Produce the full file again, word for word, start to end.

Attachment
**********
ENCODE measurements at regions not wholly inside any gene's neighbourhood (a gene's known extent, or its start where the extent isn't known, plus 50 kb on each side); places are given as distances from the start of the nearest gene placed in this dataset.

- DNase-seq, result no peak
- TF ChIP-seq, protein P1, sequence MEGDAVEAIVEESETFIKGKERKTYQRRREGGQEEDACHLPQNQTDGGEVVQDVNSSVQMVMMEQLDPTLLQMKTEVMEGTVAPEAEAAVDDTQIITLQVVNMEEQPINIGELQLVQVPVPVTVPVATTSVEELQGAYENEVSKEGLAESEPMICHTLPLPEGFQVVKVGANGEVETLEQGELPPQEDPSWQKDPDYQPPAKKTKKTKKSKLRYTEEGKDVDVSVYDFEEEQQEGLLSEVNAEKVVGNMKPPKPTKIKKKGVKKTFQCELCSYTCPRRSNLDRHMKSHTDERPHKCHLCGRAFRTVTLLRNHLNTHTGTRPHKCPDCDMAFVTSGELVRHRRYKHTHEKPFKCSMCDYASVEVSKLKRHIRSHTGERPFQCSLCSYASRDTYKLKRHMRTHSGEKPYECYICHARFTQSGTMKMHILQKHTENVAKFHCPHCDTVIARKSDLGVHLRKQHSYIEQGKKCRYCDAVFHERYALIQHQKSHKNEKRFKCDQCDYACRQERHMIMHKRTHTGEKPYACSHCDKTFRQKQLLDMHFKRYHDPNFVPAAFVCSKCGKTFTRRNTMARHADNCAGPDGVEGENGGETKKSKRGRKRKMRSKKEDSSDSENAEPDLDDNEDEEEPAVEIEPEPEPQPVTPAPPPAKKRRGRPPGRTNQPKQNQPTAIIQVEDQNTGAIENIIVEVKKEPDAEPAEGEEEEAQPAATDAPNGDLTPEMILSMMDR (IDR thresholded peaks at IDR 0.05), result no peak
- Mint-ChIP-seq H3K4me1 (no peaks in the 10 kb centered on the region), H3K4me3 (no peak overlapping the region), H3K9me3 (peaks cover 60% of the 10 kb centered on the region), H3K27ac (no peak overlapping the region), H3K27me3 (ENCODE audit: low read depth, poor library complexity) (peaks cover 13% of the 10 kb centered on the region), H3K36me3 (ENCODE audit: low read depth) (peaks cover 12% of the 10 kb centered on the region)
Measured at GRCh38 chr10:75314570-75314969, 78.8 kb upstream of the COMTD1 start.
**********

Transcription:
ENCODE measurements at regions not wholly inside any gene's neighbourhood (a gene's known extent, or its start where the extent isn't known, plus 50 kb on each side); places are given as distances from the start of the nearest gene placed in this dataset.

- DNase-seq, result no peak
- TF ChIP-seq, protein P1, sequence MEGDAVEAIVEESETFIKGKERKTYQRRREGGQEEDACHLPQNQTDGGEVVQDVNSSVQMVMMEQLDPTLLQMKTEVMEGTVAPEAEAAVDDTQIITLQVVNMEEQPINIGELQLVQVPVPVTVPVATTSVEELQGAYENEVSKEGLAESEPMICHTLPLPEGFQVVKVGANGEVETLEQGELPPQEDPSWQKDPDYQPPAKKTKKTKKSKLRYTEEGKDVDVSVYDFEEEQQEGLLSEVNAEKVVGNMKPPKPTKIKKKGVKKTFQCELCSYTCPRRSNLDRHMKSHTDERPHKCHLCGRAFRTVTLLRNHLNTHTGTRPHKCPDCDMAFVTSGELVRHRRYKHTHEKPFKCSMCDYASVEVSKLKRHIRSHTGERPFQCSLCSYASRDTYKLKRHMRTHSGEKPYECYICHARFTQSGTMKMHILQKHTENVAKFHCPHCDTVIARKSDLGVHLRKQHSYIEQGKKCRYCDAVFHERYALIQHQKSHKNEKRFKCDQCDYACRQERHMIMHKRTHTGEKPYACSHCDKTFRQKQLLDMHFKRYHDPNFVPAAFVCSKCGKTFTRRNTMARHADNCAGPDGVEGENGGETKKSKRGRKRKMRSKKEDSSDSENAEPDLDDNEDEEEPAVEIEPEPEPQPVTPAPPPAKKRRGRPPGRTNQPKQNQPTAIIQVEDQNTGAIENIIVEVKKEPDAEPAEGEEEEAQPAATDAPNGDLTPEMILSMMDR (IDR thresholded peaks at IDR 0.05), result no peak
- Mint-ChIP-seq H3K4me1 (no peaks in the 10 kb centered on the region), H3K4me3 (no peak overlapping the region), H3K9me3 (peaks cover 60% of the 10 kb centered on the region), H3K27ac (no peak overlapping the region), H3K27me3 (ENCODE audit: low read depth, poor library complexity) (peaks cover 13% of the 10 kb centered on the region), H3K36me3 (ENCODE audit: low read depth) (peaks cover 12% of the 10 kb centered on the region)
Measured at GRCh38 chr10:75314570-75314969, 78.8 kb upstream of the COMTD1 start.